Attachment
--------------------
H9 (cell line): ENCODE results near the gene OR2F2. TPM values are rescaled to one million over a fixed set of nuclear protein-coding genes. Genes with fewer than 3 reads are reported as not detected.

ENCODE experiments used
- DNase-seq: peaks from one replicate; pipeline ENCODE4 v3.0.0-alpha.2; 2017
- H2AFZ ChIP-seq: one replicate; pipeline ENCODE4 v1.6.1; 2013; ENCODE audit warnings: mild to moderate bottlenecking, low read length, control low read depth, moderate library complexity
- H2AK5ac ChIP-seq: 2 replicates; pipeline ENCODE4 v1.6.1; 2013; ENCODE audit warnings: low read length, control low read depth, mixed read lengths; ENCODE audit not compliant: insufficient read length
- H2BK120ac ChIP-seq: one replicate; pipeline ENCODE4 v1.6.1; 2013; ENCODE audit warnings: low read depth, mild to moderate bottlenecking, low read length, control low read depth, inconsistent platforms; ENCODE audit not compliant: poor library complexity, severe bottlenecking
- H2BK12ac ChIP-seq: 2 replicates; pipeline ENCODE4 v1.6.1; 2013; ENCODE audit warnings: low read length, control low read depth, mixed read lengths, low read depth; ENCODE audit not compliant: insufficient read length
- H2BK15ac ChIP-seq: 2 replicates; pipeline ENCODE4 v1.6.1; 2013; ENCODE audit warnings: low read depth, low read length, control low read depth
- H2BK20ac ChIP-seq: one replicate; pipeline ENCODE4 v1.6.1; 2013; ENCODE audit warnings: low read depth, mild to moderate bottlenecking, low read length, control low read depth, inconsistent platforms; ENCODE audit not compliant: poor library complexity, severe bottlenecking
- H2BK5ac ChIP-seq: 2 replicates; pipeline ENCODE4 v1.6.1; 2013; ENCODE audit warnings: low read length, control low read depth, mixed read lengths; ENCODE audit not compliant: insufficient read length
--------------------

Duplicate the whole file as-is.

H9 (cell line): ENCODE results near the gene OR2F2. TPM values are rescaled to one million over a fixed set of nuclear protein-coding genes. Genes with fewer than 3 reads are reported as not detected.

ENCODE experiments used
- DNase-seq: peaks from one replicate; pipeline ENCODE4 v3.0.0-alpha.2; 2017
- H2AFZ ChIP-seq: one replicate; pipeline ENCODE4 v1.6.1; 2013; ENCODE audit warnings: mild to moderate bottlenecking, low read length, control low read depth, moderate library complexity
- H2AK5ac ChIP-seq: 2 replicates; pipeline ENCODE4 v1.6.1; 2013; ENCODE audit warnings: low read length, control low read depth, mixed read lengths; ENCODE audit not compliant: insufficient read length
- H2BK120ac ChIP-seq: one replicate; pipeline ENCODE4 v1.6.1; 2013; ENCODE audit warnings: low read depth, mild to moderate bottlenecking, low read length, control low read depth, inconsistent platforms; ENCODE audit not compliant: poor library complexity, severe bottlenecking
- H2BK12ac ChIP-seq: 2 replicates; pipeline ENCODE4 v1.6.1; 2013; ENCODE audit warnings: low read length, control low read depth, mixed read lengths, low read depth; ENCODE audit not compliant: insufficient read length
- H2BK15ac ChIP-seq: 2 replicates; pipeline ENCODE4 v1.6.1; 2013; ENCODE audit warnings: low read depth, low read length, control low read depth
- H2BK20ac ChIP-seq: one replicate; pipeline ENCODE4 v1.6.1; 2013; ENCODE audit warnings: low read depth, mild to moderate bottlenecking, low read length, control low read depth, inconsistent platforms; ENCODE audit not compliant: poor library complexity, severe bottlenecking
- H2BK5ac ChIP-seq: 2 replicates; pipeline ENCODE4 v1.6.1; 2013; ENCODE audit warnings: low read length, control low read depth, mixed read lengths; ENCODE audit not compliant: insufficient read length